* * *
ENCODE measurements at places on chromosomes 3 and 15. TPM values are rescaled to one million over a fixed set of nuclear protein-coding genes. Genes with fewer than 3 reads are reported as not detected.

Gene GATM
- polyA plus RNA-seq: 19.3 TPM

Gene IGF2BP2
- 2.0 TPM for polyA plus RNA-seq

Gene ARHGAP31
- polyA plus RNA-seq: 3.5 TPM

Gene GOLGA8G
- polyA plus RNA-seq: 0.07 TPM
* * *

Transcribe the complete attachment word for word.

ENCODE measurements at places on chromosomes 3 and 15. TPM values are rescaled to one million over a fixed set of nuclear protein-coding genes. Genes with fewer than 3 reads are reported as not detected.

Gene GATM
- polyA plus RNA-seq: 19.3 TPM

Gene IGF2BP2
- 2.0 TPM for polyA plus RNA-seq

Gene ARHGAP31
- polyA plus RNA-seq: 3.5 TPM

Gene GOLGA8G
- polyA plus RNA-seq: 0.07 TPM